Financially stressed South Africans wish they'd saved before pandemic: survey

27 October 2021 - 06:00
Financial worries are a big stressor for most South Africans. Stock image.
Financial worries are a big stressor for most South Africans. Stock image.
Image: 123RF/9NONG

Financial stress is taking its toll on South Africans, with about 54% unable to make their money stretch to the end of the month.

Coupled with constant worry about the health of their loved ones, this is impacting on their mental health.

These are some of the findings of a recent Sanlam survey conducted among 1,200 South Africans as part of its “Letters to My Pre-Covid-19 Self” campaign, asking people to reflect on what they wish they had known or done prior to the pandemic.



Farzana Botha, segment solutions manager at Sanlam Savings, said: “We’ve all gone through this major life event together and it has changed many of us in profound ways. We can’t underestimate the toll it has taken on our mental health. We’re likely to keep seeing the impact of this for years to come.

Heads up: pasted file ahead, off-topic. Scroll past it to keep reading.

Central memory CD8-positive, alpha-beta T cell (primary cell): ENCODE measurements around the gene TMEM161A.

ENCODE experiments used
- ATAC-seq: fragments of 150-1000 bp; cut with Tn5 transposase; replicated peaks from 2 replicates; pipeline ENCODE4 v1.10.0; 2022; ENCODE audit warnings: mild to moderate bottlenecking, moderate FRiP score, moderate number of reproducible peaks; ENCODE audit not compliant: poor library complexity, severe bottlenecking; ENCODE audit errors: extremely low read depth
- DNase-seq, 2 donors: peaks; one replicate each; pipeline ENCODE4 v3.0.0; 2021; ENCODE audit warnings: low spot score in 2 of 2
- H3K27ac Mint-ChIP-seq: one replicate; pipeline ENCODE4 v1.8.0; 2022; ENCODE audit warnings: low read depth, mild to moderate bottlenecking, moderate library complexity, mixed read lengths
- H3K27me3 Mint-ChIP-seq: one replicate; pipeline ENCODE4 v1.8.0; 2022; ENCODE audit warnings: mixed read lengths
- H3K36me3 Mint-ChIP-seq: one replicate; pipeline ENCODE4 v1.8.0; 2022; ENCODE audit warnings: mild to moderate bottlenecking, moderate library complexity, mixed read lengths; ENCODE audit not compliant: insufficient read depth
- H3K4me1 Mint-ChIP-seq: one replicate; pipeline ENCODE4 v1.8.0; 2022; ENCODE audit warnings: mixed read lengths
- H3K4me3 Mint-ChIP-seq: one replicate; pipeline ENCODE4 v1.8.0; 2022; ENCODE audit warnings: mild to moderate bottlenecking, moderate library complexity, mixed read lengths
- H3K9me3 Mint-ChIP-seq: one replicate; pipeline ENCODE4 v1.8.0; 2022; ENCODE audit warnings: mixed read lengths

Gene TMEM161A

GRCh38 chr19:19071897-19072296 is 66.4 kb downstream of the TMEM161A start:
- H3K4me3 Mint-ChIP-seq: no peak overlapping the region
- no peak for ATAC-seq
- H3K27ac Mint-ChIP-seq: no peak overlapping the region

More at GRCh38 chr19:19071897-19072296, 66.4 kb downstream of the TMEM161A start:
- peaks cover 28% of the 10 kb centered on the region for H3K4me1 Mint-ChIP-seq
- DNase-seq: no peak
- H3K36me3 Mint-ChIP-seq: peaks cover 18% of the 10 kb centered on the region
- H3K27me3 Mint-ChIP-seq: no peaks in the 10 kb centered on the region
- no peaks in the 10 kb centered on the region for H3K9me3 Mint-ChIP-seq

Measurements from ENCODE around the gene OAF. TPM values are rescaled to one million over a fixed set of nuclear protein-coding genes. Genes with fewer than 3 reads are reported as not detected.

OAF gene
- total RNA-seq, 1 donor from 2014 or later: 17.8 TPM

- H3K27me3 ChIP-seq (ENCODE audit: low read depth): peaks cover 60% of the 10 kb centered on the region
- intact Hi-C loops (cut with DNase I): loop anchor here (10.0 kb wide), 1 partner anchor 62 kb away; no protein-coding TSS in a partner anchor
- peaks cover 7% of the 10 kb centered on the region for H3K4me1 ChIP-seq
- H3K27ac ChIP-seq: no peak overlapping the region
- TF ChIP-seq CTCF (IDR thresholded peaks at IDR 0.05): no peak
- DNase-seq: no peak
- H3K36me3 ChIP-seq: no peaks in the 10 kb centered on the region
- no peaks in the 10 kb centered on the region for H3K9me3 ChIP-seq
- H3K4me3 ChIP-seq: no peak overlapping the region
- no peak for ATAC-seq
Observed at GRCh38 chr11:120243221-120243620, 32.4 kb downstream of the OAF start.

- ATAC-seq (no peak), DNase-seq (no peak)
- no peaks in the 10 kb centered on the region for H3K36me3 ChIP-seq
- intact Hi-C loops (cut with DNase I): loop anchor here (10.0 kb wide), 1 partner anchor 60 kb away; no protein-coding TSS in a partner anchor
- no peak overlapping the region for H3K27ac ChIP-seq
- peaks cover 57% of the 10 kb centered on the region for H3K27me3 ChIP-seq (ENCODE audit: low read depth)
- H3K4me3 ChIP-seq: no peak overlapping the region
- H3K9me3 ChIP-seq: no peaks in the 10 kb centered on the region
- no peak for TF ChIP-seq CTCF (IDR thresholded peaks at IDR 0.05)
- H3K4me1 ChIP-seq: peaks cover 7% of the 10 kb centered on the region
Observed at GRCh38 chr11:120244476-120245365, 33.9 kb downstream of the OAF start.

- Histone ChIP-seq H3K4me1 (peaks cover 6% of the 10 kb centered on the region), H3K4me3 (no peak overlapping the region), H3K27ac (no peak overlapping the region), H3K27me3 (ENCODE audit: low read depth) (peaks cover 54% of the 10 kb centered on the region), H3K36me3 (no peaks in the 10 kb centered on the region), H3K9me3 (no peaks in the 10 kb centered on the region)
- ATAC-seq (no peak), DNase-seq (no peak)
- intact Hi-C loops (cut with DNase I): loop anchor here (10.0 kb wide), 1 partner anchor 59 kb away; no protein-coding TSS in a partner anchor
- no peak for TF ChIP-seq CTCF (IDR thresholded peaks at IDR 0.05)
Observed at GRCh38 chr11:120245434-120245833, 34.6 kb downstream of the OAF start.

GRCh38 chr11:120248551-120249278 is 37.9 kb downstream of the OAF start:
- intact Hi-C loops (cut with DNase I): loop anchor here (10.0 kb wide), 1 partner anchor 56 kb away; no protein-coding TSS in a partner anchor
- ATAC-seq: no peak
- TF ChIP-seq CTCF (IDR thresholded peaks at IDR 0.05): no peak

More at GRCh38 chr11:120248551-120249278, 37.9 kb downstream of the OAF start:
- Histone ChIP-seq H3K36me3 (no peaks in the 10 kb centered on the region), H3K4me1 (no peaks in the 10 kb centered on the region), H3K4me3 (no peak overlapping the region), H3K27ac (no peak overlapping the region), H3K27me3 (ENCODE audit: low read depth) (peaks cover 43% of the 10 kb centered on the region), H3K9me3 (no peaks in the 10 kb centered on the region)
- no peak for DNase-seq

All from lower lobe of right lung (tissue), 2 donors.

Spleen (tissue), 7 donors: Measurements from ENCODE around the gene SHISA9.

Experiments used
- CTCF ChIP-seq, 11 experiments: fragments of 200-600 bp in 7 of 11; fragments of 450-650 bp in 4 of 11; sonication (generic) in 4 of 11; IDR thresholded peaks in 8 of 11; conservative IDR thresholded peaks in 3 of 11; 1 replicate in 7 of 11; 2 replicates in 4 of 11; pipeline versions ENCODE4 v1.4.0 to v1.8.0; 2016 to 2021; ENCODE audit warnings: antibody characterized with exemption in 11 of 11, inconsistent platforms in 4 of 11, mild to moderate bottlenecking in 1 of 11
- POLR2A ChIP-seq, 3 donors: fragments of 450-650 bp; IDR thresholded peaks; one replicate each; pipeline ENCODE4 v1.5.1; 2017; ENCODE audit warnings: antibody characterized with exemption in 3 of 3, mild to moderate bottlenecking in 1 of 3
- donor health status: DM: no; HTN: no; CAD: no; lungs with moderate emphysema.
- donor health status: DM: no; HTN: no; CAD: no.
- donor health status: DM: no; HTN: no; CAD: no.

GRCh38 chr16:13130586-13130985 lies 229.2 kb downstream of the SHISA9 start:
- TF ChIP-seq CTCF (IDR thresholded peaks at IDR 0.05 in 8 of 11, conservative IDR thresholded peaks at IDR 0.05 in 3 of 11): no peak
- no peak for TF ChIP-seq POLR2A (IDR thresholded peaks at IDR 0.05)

“The survey showed that above anything else, most people wish their former selves had saved more. It brought home the impact money has had as a stressor on mental wellbeing."

The survey found 57% of participants cited financial stress as having a huge effect on mental wellbeing.

This was followed by worry about their own and loved ones’ health (44%), and all the uncertainty brought about by the pandemic (38%).

Financial stress hit young people the hardest — those aged 18-24 were most mentally impacted by financial stress — and younger women were the hardest hit of all.

An infographic shows the top 10 mental stressors for South Africans.
An infographic shows the top 10 mental stressors for South Africans.
Image: Sanlam

In terms of what they would write to their pre-pandemic selves about what they’ve learned about wellbeing, a Gauteng man in the 30-39 age group said: “Everyone is susceptible to any manner of mental health issues, especially anxiety and depression. I’ve learned to seek psychological assistance in the form of therapy to assist me in managing anxiety in these trying times.”

The survey found most people wanted to tell their pre-Covid-19 selves to “take time to enjoy the simple things in life and the moments with loved ones” and to “manage your finances better and start an emergency fund”.

Botha said: “It takes tremendous courage to be so vulnerable. It’s clear many of us are going through so much and we need to create a culture where people feel comfortable talking about what they’re experiencing. It’s also obvious financial stress is having a huge toll.

“It’s never too late to turn a situation around. You’re not alone.”

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